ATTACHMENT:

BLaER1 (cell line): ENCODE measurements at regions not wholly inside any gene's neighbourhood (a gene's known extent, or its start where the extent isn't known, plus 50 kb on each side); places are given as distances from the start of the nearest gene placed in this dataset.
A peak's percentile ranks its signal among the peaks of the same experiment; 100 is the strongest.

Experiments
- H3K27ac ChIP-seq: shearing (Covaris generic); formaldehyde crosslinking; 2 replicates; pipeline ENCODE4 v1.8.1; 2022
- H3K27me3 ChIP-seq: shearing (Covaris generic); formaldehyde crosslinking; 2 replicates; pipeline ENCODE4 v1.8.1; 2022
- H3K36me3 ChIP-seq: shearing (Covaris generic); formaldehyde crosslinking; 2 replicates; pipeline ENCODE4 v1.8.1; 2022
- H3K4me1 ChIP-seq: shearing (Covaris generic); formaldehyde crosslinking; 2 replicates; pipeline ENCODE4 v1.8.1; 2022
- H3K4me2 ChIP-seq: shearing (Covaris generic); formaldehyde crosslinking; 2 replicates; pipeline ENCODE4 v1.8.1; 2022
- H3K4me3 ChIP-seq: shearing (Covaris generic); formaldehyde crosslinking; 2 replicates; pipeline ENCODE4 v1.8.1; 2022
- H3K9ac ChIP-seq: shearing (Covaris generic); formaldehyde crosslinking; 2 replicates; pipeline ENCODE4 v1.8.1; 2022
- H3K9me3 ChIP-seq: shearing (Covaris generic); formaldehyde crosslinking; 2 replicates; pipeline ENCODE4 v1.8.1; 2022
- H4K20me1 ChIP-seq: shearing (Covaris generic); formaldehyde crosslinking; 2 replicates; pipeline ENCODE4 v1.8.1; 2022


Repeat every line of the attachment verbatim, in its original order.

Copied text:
BLaER1 (cell line): ENCODE measurements at regions not wholly inside any gene's neighbourhood (a gene's known extent, or its start where the extent isn't known, plus 50 kb on each side); places are given as distances from the start of the nearest gene placed in this dataset.
A peak's percentile ranks its signal among the peaks of the same experiment; 100 is the strongest.

Experiments
- H3K27ac ChIP-seq: shearing (Covaris generic); formaldehyde crosslinking; 2 replicates; pipeline ENCODE4 v1.8.1; 2022
- H3K27me3 ChIP-seq: shearing (Covaris generic); formaldehyde crosslinking; 2 replicates; pipeline ENCODE4 v1.8.1; 2022
- H3K36me3 ChIP-seq: shearing (Covaris generic); formaldehyde crosslinking; 2 replicates; pipeline ENCODE4 v1.8.1; 2022
- H3K4me1 ChIP-seq: shearing (Covaris generic); formaldehyde crosslinking; 2 replicates; pipeline ENCODE4 v1.8.1; 2022
- H3K4me2 ChIP-seq: shearing (Covaris generic); formaldehyde crosslinking; 2 replicates; pipeline ENCODE4 v1.8.1; 2022
- H3K4me3 ChIP-seq: shearing (Covaris generic); formaldehyde crosslinking; 2 replicates; pipeline ENCODE4 v1.8.1; 2022
- H3K9ac ChIP-seq: shearing (Covaris generic); formaldehyde crosslinking; 2 replicates; pipeline ENCODE4 v1.8.1; 2022
- H3K9me3 ChIP-seq: shearing (Covaris generic); formaldehyde crosslinking; 2 replicates; pipeline ENCODE4 v1.8.1; 2022
- H4K20me1 ChIP-seq: shearing (Covaris generic); formaldehyde crosslinking; 2 replicates; pipeline ENCODE4 v1.8.1; 2022